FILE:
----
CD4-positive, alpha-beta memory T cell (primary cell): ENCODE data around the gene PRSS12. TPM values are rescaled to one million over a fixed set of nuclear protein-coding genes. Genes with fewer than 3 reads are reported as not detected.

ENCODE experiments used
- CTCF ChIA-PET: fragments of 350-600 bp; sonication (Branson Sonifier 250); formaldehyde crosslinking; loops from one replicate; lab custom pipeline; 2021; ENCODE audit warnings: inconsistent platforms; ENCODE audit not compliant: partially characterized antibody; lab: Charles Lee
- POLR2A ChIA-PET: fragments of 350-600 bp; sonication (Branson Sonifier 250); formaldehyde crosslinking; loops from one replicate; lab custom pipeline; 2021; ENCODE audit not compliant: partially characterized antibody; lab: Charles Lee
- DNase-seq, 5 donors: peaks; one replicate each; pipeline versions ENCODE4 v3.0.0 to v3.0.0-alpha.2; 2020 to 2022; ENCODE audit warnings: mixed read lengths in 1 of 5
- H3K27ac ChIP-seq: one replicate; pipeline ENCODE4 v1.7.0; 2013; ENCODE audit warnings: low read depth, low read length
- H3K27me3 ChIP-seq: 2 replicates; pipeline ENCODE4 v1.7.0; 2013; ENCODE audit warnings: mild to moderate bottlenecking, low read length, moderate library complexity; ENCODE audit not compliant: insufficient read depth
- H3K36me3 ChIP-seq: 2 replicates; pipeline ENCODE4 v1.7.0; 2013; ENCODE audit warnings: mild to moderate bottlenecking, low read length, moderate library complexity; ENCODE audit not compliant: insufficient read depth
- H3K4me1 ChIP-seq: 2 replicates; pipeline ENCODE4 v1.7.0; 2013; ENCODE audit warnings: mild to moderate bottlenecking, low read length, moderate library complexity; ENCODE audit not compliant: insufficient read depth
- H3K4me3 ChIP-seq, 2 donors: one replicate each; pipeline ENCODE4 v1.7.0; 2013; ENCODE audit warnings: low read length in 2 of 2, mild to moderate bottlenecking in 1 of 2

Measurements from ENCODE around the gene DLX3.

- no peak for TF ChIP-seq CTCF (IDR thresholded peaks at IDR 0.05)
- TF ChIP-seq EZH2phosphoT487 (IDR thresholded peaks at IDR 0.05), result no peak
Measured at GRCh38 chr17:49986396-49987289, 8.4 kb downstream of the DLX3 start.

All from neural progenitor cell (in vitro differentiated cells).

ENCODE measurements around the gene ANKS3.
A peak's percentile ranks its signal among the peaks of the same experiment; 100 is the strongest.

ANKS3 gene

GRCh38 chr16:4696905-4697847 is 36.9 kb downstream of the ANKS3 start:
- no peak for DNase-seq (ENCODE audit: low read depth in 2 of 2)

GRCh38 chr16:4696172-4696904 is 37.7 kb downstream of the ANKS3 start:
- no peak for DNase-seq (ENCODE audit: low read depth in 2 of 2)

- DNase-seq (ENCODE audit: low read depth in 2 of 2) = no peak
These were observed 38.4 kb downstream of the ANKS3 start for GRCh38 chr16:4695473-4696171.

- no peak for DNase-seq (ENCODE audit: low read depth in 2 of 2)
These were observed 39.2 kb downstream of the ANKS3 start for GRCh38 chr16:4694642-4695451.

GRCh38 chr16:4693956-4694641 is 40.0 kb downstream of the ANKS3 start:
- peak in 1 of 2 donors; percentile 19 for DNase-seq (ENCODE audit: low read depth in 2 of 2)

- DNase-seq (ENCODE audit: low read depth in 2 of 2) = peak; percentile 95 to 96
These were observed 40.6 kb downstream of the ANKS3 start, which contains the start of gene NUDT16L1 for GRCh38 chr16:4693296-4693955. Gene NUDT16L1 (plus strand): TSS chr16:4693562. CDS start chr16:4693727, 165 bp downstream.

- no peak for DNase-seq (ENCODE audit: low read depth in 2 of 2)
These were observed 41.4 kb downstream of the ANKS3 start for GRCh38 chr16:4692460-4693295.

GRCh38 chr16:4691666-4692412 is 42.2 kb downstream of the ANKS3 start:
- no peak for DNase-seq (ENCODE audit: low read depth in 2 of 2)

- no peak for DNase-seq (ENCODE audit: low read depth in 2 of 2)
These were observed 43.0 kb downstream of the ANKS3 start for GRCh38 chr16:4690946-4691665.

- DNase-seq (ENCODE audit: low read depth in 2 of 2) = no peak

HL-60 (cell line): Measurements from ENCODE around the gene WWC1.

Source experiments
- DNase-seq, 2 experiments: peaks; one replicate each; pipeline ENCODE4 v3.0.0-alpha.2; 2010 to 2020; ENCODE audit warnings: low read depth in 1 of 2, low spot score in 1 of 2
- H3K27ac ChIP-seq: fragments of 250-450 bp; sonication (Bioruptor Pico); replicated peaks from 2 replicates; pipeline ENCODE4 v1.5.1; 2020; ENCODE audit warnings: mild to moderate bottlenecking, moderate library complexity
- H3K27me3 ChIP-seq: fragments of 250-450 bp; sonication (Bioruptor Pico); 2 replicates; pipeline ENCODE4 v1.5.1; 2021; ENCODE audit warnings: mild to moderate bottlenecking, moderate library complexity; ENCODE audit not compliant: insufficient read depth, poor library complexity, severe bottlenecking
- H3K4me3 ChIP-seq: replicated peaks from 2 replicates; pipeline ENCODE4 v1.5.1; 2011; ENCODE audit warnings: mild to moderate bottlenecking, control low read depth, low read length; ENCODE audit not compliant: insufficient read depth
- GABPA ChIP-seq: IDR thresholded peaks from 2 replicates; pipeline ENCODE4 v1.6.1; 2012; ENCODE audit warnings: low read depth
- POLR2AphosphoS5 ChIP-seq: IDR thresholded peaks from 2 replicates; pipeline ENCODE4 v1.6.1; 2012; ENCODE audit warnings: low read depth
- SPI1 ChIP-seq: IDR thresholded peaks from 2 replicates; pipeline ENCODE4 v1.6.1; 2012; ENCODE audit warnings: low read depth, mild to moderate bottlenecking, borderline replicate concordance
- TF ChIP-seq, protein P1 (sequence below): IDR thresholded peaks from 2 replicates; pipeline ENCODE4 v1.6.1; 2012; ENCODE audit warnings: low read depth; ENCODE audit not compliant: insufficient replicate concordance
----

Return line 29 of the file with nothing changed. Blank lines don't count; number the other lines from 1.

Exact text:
- DNase-seq (ENCODE audit: low read depth in 2 of 2) = peak; percentile 95 to 96